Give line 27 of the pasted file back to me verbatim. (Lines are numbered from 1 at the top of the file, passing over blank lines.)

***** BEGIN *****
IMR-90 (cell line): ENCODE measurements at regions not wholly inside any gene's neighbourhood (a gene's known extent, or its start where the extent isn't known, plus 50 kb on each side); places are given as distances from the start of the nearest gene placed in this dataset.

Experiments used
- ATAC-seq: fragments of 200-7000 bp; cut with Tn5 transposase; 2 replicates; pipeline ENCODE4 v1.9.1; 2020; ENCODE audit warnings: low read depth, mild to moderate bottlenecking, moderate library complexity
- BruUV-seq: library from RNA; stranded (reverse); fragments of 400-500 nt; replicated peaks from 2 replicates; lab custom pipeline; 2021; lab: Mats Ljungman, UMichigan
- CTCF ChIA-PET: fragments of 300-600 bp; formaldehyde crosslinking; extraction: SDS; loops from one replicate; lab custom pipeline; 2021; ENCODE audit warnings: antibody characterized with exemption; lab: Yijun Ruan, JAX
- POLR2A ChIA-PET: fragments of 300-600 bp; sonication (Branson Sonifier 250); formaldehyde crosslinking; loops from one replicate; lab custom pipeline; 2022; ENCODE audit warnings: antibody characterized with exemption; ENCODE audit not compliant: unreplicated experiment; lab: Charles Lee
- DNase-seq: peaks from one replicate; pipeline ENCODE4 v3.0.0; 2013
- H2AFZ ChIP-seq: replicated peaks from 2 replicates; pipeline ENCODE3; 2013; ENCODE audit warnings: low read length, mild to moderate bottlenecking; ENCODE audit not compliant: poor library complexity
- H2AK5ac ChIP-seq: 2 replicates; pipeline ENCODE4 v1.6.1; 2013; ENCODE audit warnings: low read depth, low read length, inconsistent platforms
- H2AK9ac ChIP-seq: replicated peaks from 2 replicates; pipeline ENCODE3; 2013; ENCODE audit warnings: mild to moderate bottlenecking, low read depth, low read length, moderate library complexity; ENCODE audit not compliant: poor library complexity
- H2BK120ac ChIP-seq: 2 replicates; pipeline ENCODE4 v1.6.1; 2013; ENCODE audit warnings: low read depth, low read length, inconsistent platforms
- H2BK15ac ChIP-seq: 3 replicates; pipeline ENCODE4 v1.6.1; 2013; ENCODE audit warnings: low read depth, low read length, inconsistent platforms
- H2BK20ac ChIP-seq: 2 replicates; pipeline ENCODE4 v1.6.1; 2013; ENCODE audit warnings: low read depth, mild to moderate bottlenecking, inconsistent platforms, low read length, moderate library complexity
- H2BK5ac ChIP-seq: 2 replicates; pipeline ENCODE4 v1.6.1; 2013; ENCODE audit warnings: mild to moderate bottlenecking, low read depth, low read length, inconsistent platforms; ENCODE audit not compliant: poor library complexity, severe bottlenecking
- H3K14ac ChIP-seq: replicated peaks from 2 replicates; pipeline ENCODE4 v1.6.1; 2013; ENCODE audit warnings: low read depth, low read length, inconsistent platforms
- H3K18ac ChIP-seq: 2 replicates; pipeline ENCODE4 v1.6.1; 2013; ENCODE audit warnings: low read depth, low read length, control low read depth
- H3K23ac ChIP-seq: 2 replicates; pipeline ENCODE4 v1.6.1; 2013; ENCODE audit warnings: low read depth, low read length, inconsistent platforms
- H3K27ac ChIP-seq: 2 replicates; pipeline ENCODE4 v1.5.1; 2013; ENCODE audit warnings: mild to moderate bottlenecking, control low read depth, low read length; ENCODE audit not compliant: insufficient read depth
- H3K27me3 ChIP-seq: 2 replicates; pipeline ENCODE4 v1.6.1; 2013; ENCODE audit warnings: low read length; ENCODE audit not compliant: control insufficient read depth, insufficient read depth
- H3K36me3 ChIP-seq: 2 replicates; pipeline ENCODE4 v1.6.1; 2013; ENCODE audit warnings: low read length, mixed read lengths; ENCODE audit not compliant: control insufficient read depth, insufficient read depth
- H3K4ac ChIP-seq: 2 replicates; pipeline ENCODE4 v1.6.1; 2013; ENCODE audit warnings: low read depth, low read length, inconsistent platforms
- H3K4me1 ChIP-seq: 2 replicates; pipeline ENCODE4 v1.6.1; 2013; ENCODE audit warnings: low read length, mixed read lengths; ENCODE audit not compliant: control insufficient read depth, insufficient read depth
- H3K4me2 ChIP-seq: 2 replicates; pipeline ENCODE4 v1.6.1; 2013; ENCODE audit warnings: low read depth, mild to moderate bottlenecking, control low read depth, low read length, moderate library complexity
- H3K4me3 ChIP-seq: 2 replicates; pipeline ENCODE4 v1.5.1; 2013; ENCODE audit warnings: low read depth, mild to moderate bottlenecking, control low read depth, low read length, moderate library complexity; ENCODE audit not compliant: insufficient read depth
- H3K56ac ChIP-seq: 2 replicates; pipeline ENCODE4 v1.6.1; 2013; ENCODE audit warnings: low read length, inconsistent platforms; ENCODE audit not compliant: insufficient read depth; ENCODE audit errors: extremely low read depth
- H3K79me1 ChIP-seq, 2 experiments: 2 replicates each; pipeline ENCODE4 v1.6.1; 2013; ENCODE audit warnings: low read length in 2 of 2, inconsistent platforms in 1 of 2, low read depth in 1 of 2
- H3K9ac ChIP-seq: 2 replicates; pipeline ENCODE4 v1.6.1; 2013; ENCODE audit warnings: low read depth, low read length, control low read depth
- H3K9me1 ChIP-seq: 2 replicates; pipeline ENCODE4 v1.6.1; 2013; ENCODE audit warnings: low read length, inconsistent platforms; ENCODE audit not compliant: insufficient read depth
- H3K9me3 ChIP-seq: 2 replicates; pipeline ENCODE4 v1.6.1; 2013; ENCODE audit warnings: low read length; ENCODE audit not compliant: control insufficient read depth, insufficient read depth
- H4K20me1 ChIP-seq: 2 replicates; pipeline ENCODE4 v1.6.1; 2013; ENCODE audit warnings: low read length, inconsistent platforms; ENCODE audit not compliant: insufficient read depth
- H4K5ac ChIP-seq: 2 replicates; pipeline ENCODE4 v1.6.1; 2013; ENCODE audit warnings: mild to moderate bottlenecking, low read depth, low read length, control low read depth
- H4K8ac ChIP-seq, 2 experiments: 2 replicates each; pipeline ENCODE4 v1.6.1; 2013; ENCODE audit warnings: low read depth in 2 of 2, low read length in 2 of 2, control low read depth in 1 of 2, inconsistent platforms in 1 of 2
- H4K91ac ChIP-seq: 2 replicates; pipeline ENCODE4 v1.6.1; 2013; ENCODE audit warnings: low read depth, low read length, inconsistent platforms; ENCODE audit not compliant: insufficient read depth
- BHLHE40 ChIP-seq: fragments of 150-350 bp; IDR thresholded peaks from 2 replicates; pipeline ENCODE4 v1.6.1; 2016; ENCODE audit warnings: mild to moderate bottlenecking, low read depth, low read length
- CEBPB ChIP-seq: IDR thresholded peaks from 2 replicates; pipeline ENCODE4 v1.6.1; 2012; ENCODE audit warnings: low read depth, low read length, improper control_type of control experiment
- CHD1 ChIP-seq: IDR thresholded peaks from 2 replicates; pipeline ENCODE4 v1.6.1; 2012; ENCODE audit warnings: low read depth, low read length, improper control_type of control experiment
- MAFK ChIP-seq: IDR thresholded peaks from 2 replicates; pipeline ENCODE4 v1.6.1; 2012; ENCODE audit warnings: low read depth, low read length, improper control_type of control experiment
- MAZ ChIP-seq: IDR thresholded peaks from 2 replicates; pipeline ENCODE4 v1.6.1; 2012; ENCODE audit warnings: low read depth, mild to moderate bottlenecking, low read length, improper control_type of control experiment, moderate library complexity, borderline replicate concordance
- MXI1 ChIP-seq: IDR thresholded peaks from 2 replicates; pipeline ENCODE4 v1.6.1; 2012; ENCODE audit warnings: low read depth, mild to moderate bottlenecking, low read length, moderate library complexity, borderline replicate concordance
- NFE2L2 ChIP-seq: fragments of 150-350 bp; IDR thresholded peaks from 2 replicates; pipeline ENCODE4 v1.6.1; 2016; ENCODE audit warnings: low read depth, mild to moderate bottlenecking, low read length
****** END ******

- H3K9ac ChIP-seq: 2 replicates; pipeline ENCODE4 v1.6.1; 2013; ENCODE audit warnings: low read depth, low read length, control low read depth